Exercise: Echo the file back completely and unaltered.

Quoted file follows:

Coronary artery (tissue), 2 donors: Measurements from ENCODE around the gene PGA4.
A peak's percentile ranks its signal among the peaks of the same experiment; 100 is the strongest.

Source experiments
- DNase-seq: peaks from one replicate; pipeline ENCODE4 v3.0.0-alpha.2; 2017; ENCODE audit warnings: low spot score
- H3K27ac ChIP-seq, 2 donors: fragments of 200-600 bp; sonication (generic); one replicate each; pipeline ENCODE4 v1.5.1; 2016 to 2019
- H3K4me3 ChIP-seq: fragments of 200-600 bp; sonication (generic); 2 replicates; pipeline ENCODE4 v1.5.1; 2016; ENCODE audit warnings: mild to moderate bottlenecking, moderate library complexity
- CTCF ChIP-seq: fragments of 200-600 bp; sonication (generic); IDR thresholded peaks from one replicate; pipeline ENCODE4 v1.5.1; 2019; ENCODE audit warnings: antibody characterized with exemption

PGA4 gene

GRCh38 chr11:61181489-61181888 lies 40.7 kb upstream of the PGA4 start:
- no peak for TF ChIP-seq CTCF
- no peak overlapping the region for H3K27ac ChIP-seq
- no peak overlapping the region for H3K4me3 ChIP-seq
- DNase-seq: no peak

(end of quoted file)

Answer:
Coronary artery (tissue), 2 donors: Measurements from ENCODE around the gene PGA4.
A peak's percentile ranks its signal among the peaks of the same experiment; 100 is the strongest.

Source experiments
- DNase-seq: peaks from one replicate; pipeline ENCODE4 v3.0.0-alpha.2; 2017; ENCODE audit warnings: low spot score
- H3K27ac ChIP-seq, 2 donors: fragments of 200-600 bp; sonication (generic); one replicate each; pipeline ENCODE4 v1.5.1; 2016 to 2019
- H3K4me3 ChIP-seq: fragments of 200-600 bp; sonication (generic); 2 replicates; pipeline ENCODE4 v1.5.1; 2016; ENCODE audit warnings: mild to moderate bottlenecking, moderate library complexity
- CTCF ChIP-seq: fragments of 200-600 bp; sonication (generic); IDR thresholded peaks from one replicate; pipeline ENCODE4 v1.5.1; 2019; ENCODE audit warnings: antibody characterized with exemption

PGA4 gene

GRCh38 chr11:61181489-61181888 lies 40.7 kb upstream of the PGA4 start:
- no peak for TF ChIP-seq CTCF
- no peak overlapping the region for H3K27ac ChIP-seq
- no peak overlapping the region for H3K4me3 ChIP-seq
- DNase-seq: no peak